Car Review: 2014 Scion FR-S


Before I talk about the highs and lows of the 2014 Scion FR-S, let’s get one nagging question out of the way.

2014 Scion FR-S
2014 Scion FR-S

Front-engined. Rear-wheel drive. Sport. That’s what the FR-S stands for.

Personally, I think the name is one “S” short. FR-SS is really more appropriate. Not because I think the FR-S is a “Super Sport”, but rather a “Simple Sport”. And I mean that in a good way.

You see, the Scion FR-S is a car that delivers on a lot of levels. Just don’t expect luxury. Or comfort for that matter. It’s a great looking basic sports car that gives a lot of fun for the money. But since the FR-S starting price is only $25,470 you need to understand that getting that fun requires trade-offs.

2014 Scion FR-S Dashboard
The Scion FR-S is pretty from all sides

Let’s start with the highs. The FR-S is a great looking car. It looks good outside and it looks good inside. I remember the first time I spotted one in the real world. It was on a street in Toronto and it looked just so darn exotic. It’s sporty and sleek. Your first thought is that it’s a two-seater. Look inside and you’ll discover the FR-S actually has four seats, but just barely. The rear seat is not ready for adults, or even large kids. There is pretty much zero leg room plus it’s pretty narrow. In fact, you’re better off just flipping the rear seat down and pretending it doesn’t exist. Not only would that avoid the constant reminder that the rear seat is just for looks, but it would expand the trunk area which is very small (6.9 square feet). On the other hand, the front section of the interior looks properly sporty. Nice fitting seats with sporty looking side wings for support during hard cornering. My test car had black seats with red accents all throughout the cabin. It had a cool looking carbon fiber finish on the dash. I also liked the way the leather side pods blended into the solid pieces. Throw in some drilled pedals and it has a great sporty look.

2014 Scion FR-S Dashboard
2014 Scion FR-S Interior With Red Accents

The instruments have analog gauges. The speedometer swept to 160 miles per hour, but since I rarely drove above 55 during my week with the car I found it annoying that I only really got to use a third of the sweep. For some reason that bothered me more in this car than others. The radio/display was also pretty simple. It had a small video display that controlled sound, climate and phone. But unlike most cars, this one looked like it might actually be relatively easy to replace should it break.

Driving the car is something you’re going to love or hate. The ride is a little harsh and the cockpit is noisy. But then, I think that’s exactly what the people who buy this car will want. The suspension keeps you posted on every twist and turn (along with each little bump). The sound keeps you in touch with the speed at every level.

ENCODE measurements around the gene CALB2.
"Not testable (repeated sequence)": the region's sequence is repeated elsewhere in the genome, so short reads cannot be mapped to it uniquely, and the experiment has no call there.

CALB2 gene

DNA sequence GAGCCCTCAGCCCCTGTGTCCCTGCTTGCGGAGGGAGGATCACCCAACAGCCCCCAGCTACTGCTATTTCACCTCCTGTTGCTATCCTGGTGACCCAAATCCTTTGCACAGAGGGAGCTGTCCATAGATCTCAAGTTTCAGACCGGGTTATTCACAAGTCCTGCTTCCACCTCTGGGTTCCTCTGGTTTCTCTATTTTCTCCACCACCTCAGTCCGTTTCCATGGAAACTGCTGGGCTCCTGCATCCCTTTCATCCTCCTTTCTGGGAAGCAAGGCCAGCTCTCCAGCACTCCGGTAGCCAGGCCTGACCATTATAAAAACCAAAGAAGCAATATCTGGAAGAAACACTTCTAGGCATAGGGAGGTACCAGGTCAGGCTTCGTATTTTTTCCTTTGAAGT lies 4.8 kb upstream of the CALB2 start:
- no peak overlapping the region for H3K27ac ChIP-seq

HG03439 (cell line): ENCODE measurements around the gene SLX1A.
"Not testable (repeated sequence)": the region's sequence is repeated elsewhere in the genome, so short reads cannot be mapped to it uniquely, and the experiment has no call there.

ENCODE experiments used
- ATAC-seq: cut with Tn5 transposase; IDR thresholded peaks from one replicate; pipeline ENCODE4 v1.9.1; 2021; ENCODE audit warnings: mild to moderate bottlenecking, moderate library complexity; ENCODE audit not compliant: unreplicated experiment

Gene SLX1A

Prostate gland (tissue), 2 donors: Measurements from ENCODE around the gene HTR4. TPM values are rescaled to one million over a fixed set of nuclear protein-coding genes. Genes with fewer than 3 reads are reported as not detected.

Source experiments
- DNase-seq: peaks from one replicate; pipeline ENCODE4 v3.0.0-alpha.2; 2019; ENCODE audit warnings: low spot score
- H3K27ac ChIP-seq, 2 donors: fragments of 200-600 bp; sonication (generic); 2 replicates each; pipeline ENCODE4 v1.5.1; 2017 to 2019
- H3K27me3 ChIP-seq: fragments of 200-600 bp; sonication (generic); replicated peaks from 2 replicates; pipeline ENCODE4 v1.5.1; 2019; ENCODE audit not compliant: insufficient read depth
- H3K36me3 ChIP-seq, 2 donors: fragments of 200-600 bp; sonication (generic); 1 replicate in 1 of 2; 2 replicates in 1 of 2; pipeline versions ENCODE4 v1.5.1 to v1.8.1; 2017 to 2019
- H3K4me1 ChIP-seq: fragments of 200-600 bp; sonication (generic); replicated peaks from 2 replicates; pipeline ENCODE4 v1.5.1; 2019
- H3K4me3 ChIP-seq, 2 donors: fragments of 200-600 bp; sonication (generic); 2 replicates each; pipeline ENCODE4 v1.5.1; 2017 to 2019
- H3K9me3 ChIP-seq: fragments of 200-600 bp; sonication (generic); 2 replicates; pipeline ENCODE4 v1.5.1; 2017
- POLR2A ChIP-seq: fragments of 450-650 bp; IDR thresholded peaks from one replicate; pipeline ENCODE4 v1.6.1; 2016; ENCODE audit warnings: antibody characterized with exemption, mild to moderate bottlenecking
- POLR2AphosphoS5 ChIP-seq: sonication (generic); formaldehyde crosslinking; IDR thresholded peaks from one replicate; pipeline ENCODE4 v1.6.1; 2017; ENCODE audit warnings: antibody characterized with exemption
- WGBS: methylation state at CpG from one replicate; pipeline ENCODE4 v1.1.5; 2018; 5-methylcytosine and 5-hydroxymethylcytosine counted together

2014 Scion FR-S Engine
FR-S Horizontally Opposed 2.0 Liter Engine

I didn’t call it a “Super Sport” for good reason. The SS letters have always been reserved for a car with serious horsepower. The FR-S doesn’t qualify. Its 200 horsepower is just enough. Barely. Mated with the six speed manual transmission, the best description is peppy and fun. I found the best power between 4,000 and 6,000 RPM. Having said that, the 2.0 liter horizontally opposed engine doesn’t wow you with power. You won’t be smoking tires off the line. Actually, I was surprised that the 200 ponies didn’t stretch farther. After all, the FR-S is small and light. On the other hand, once you got moving the engine did a good job keeping up with your needs. Mileage is great. 25 mpg city and 34 mpg on the highway. My week with the FR-S averaged 29 mpg, and trust me, I wasn’t driving in a way that would save fuel.

2014 Scion FR-S
2014 Scion FR-S Ready To Move

Don’t feel like you have to spend a lot to get a great FR-S. My test car didn’t have a single option (although I might have been tempted to spring for the $1,100 TRD Performance Dual Exhaust) and I never felt like I was missing anything. The FR-S was developed in conjunction with Subaru which markets the nearly identical BRZ at practically the same price.

The FR-S fills a very special niche. In some ways it’s a throwback to cars like the Mazda RX-7 or even the Triumph Spitfire. Simple cars that looked great with perhaps not quite as much power as the styling promised. If I had to pick a key demographic for the car it’s probably young males. Or at least males who want to feel young. Girlfriends, spouses and passengers shoved into the rear seat won’t appreciate what the FR-S brings to the street, and more importantly, to the driver. But if you’re someone who will appreciate the F, the R and the S, this car will deliver every day.


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